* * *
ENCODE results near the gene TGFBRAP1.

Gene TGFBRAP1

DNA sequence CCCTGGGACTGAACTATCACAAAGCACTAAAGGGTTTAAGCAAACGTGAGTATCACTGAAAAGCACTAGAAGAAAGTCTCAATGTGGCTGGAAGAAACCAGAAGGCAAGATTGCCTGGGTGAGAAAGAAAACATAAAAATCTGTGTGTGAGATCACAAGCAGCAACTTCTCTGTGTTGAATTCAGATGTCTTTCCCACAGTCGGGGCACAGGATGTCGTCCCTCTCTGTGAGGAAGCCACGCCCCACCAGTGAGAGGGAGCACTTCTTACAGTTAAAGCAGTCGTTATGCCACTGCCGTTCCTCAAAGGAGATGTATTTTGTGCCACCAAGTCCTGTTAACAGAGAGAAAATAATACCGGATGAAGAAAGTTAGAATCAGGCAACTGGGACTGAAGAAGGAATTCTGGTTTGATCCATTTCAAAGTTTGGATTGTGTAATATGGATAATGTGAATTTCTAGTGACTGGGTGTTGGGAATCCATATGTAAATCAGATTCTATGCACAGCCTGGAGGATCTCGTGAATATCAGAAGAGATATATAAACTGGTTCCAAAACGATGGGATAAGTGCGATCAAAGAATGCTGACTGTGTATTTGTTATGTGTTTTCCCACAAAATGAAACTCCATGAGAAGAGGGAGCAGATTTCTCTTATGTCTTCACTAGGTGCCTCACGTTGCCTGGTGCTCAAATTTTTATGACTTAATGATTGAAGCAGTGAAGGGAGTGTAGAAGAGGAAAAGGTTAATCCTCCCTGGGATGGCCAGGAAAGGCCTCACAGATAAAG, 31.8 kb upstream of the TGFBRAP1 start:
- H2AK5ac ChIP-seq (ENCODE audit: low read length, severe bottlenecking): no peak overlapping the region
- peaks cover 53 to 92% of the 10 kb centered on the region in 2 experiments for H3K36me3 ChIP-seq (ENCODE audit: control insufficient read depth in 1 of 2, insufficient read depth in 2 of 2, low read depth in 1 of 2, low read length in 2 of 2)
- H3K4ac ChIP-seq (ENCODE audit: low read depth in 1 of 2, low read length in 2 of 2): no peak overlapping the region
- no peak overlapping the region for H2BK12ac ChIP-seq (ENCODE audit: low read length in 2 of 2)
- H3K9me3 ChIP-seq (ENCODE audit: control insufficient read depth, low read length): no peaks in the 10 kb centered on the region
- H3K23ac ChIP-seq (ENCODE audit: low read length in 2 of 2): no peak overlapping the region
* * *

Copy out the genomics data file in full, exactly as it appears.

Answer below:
ENCODE results near the gene TGFBRAP1.

Gene TGFBRAP1

DNA sequence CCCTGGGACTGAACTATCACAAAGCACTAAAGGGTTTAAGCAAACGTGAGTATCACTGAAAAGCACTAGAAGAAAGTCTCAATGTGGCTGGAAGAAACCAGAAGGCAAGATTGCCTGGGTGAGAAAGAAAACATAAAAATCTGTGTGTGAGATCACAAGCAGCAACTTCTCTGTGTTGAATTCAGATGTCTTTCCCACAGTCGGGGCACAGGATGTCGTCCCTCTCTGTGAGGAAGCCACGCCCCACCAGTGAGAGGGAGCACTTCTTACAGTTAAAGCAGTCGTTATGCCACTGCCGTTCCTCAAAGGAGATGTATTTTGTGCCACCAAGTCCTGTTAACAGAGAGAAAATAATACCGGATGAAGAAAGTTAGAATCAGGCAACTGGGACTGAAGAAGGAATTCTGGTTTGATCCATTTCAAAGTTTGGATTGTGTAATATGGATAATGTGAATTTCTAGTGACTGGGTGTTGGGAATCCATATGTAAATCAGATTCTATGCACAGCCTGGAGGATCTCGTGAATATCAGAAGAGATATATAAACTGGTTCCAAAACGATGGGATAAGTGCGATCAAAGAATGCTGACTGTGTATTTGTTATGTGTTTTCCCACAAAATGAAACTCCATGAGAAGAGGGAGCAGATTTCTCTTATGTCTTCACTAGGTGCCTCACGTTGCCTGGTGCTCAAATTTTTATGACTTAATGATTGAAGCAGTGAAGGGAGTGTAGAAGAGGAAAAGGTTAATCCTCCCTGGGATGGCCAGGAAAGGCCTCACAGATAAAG, 31.8 kb upstream of the TGFBRAP1 start:
- H2AK5ac ChIP-seq (ENCODE audit: low read length, severe bottlenecking): no peak overlapping the region
- peaks cover 53 to 92% of the 10 kb centered on the region in 2 experiments for H3K36me3 ChIP-seq (ENCODE audit: control insufficient read depth in 1 of 2, insufficient read depth in 2 of 2, low read depth in 1 of 2, low read length in 2 of 2)
- H3K4ac ChIP-seq (ENCODE audit: low read depth in 1 of 2, low read length in 2 of 2): no peak overlapping the region
- no peak overlapping the region for H2BK12ac ChIP-seq (ENCODE audit: low read length in 2 of 2)
- H3K9me3 ChIP-seq (ENCODE audit: control insufficient read depth, low read length): no peaks in the 10 kb centered on the region
- H3K23ac ChIP-seq (ENCODE audit: low read length in 2 of 2): no peak overlapping the region